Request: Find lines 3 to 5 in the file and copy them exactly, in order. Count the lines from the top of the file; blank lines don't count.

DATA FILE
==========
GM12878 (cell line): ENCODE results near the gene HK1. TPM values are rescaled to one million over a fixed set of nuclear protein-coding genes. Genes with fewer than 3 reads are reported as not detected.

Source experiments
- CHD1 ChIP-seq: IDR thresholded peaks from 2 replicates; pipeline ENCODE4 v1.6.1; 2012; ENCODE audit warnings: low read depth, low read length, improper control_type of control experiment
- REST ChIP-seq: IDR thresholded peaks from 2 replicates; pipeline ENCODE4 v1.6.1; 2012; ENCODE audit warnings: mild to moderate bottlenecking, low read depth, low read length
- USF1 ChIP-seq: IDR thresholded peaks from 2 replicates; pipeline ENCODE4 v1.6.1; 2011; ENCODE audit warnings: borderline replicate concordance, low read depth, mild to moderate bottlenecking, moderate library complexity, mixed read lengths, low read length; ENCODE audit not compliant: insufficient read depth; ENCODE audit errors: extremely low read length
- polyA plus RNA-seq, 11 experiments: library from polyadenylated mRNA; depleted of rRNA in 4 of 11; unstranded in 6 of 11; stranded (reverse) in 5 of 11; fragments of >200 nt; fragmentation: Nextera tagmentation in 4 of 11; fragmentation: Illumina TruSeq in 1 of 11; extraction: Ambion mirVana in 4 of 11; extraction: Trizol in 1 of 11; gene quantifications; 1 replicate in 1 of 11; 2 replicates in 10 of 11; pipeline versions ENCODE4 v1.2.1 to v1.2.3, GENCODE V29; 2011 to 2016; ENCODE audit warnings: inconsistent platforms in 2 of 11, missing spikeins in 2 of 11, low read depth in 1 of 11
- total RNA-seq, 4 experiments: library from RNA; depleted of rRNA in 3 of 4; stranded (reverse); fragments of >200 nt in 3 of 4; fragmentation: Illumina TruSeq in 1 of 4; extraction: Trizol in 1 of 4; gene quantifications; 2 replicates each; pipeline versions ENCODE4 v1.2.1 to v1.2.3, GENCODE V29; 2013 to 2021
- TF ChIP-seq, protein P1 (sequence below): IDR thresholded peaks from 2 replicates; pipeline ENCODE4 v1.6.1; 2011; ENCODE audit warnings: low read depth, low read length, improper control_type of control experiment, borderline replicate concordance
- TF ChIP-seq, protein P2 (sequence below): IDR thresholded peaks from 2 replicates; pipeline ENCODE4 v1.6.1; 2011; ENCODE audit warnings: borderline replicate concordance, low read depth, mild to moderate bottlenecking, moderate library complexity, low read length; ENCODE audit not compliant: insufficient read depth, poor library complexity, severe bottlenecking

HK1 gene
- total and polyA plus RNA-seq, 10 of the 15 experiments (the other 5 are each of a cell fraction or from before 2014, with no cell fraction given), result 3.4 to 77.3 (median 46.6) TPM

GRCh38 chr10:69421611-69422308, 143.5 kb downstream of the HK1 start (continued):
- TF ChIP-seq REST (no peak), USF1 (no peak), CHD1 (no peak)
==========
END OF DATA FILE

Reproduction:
- CHD1 ChIP-seq: IDR thresholded peaks from 2 replicates; pipeline ENCODE4 v1.6.1; 2012; ENCODE audit warnings: low read depth, low read length, improper control_type of control experiment
- REST ChIP-seq: IDR thresholded peaks from 2 replicates; pipeline ENCODE4 v1.6.1; 2012; ENCODE audit warnings: mild to moderate bottlenecking, low read depth, low read length
- USF1 ChIP-seq: IDR thresholded peaks from 2 replicates; pipeline ENCODE4 v1.6.1; 2011; ENCODE audit warnings: borderline replicate concordance, low read depth, mild to moderate bottlenecking, moderate library complexity, mixed read lengths, low read length; ENCODE audit not compliant: insufficient read depth; ENCODE audit errors: extremely low read length